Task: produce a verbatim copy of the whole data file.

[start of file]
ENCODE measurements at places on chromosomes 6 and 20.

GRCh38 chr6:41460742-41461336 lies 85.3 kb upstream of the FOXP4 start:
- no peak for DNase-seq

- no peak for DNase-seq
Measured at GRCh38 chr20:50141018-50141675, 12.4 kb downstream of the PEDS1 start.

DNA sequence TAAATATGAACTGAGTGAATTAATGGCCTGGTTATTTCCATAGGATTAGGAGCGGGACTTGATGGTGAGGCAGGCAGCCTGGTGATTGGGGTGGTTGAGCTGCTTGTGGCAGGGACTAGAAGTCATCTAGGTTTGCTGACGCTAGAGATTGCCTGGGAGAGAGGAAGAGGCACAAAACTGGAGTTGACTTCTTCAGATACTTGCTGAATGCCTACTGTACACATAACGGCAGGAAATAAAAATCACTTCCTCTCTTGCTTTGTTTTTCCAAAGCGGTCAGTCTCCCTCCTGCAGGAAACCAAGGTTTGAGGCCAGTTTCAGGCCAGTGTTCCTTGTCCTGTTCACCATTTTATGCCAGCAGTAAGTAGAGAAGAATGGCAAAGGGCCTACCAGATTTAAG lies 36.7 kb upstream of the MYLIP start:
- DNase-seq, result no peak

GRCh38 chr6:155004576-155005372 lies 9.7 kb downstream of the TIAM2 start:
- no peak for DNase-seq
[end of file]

ENCODE measurements at places on chromosomes 6 and 20.

GRCh38 chr6:41460742-41461336 lies 85.3 kb upstream of the FOXP4 start:
- no peak for DNase-seq

- no peak for DNase-seq
Measured at GRCh38 chr20:50141018-50141675, 12.4 kb downstream of the PEDS1 start.

DNA sequence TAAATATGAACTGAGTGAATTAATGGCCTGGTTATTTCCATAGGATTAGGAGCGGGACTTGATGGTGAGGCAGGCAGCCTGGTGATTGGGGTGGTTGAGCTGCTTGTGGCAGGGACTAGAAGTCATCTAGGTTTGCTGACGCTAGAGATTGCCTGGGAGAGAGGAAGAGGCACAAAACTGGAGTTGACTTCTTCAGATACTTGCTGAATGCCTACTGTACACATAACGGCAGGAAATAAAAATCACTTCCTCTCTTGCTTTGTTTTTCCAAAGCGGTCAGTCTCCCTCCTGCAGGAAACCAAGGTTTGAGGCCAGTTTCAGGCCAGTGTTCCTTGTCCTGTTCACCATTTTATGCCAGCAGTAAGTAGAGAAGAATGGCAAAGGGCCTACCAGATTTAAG lies 36.7 kb upstream of the MYLIP start:
- DNase-seq, result no peak

GRCh38 chr6:155004576-155005372 lies 9.7 kb downstream of the TIAM2 start:
- no peak for DNase-seq